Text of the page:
My first 100-mile footrace was the fabled Western States Endurance Run. A hundred mile cut through the craggy Sierra Nevada—with tens of thousands of feet of climbing and descending—Western States is legendary for its ruggedness and extremes. Many who start the race don’t finish. And those that do are said to be changed by the experience.

I was one of the fortunate. It took nearly 24 hours of relentless forward progress, but I made it. I couldn’t walk for a week.

That was two and a half decades and twelve Western States races ago. And still I keep coming back. Why?

I think we run 100 miles through the wilderness because we are indeed changed by the experience. That is why I keep coming back. What takes a monk a month of meditation we can achieve in twenty-four hours of running. With each footstep comes a slow diminishment of self, the prickly edges of ego whittled down until something approaching the divine emerges. Great moments of clarity are afforded, along with striking personal insights. Running an ultramarathon builds character, yes, but it also reveals it. We learn about ourselves, we peer deeper into our souls, into the very bedrock of our being, and we are transformed by the experience. To know thyself one must push thyself. An ultramarathon provides a forum for discovery.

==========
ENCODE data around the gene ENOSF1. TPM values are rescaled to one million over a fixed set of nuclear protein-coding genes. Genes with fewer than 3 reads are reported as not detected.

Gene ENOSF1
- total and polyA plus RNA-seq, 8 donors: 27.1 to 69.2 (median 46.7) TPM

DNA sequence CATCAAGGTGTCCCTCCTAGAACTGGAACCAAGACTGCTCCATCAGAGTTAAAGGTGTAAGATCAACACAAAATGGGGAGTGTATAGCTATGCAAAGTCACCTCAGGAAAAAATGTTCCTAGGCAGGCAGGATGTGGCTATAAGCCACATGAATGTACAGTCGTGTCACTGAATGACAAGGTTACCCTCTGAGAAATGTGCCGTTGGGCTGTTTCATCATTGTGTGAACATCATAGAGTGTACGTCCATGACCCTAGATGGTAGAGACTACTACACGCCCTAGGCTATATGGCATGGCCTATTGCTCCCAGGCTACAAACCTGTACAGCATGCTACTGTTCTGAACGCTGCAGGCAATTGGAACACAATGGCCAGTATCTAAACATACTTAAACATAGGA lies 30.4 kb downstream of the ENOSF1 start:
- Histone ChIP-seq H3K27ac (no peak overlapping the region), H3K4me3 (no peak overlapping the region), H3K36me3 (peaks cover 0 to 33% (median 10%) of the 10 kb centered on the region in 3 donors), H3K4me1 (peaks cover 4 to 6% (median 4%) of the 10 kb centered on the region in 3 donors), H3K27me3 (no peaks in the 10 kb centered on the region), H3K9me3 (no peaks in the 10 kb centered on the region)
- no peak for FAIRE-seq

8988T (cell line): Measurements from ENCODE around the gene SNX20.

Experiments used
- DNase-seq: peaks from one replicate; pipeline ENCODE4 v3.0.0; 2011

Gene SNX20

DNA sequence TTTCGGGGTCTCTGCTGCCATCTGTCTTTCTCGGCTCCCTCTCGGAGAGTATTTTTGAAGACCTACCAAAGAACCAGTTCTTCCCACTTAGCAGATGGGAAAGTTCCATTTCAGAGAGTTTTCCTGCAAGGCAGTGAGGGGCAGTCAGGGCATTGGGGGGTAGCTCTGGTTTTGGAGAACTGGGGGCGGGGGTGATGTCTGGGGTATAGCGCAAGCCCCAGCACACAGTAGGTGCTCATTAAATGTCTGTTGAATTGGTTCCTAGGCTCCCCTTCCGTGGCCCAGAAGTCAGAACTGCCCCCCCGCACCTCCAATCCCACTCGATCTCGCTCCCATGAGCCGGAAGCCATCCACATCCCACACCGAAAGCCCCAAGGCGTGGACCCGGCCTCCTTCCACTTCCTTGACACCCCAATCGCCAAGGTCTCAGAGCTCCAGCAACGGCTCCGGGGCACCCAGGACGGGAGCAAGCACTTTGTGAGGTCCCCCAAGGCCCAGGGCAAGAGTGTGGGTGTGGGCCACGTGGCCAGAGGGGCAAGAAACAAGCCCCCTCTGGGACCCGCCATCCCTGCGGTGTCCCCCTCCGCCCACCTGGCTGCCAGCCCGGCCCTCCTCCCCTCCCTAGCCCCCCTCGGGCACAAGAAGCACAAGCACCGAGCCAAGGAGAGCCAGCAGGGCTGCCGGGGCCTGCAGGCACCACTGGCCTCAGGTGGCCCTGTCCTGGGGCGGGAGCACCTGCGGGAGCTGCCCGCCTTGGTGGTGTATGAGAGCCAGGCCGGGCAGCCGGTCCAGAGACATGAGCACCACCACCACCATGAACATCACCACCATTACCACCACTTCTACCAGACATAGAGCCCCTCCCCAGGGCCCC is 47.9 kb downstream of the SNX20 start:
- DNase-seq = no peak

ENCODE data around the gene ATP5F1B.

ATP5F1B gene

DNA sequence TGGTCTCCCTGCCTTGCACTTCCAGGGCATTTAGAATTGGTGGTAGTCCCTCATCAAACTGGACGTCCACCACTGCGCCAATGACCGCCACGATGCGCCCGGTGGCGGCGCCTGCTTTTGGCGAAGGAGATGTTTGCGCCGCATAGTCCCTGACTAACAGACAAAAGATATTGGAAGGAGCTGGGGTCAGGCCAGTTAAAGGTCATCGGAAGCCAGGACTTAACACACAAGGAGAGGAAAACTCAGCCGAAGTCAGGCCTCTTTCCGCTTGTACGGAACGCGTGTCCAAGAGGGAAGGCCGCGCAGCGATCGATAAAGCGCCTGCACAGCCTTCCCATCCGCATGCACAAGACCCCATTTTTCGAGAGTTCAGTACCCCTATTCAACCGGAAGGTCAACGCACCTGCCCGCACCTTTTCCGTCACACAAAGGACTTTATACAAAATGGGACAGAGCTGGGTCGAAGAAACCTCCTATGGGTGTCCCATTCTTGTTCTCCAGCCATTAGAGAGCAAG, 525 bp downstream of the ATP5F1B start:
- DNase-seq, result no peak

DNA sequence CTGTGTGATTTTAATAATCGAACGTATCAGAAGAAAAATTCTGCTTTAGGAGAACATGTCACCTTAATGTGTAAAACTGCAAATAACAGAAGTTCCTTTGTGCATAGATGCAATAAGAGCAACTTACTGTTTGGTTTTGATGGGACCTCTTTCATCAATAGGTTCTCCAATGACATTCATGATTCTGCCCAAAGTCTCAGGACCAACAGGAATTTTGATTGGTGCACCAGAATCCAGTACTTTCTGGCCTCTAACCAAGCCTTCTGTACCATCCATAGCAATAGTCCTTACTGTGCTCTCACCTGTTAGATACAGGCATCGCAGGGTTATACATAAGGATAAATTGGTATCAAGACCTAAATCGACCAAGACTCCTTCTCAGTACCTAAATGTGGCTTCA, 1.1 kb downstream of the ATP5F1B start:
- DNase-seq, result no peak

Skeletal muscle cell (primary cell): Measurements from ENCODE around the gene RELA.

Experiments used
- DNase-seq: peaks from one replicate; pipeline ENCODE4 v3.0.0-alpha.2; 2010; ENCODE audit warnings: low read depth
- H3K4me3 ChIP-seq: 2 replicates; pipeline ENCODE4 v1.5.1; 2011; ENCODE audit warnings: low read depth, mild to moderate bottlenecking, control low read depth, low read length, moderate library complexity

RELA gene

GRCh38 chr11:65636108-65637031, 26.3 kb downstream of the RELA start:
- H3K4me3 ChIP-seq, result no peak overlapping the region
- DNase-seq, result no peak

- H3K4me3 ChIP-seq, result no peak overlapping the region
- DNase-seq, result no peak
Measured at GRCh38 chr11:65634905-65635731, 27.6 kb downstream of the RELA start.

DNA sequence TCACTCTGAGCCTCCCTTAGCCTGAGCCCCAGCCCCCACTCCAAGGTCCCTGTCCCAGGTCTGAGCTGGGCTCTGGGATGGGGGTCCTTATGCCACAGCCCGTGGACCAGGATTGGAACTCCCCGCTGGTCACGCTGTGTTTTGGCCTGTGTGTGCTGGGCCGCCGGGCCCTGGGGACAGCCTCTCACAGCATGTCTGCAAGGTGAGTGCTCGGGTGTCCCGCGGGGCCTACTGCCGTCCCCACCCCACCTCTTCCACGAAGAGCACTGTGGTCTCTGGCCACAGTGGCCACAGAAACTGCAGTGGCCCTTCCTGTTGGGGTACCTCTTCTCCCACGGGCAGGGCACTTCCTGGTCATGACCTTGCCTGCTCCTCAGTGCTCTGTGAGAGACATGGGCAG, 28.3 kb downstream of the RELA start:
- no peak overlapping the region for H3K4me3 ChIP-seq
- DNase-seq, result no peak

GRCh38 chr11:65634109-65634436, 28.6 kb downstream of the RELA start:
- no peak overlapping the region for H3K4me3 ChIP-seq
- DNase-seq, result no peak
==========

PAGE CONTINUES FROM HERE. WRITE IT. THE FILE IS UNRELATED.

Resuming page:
So here I find myself again, attempting to complete yet another Western States. I knew the course, knew it well, yet experience counts for little. Every finish must be earned. After departing the Michigan Bluff checkpoint at mile 55.7 the course abruptly descended into the bowels of Volcano Canyon—a yawning prehistoric gouge in the earth’s crust—where the moist, humid air was stagnant and syrupy, the afternoon sun beating down with searing intensity. The trail wove along a narrow rocky pathway that was overgrown with branchy vegetation, some of which entirely obstructed the ground, making the footing tricky. My pace was slow and deliberate, mindful of potential hazards, though still I failed to notice a root obtruding from the earth and kicked it squarely with the big toe of my right foot. The outcome was immediate and violent; my upper torso crashed to the ground with such force it kicked up a massive spiraling cloud of chalky dust like a sack of flour toppling off a delivery truck and rupturing on the asphalt. I lay dimwitted in the dirt, my senses knocked from me, a droll echo reverberating in my ears, “Cuckoo, cuckoo . . .”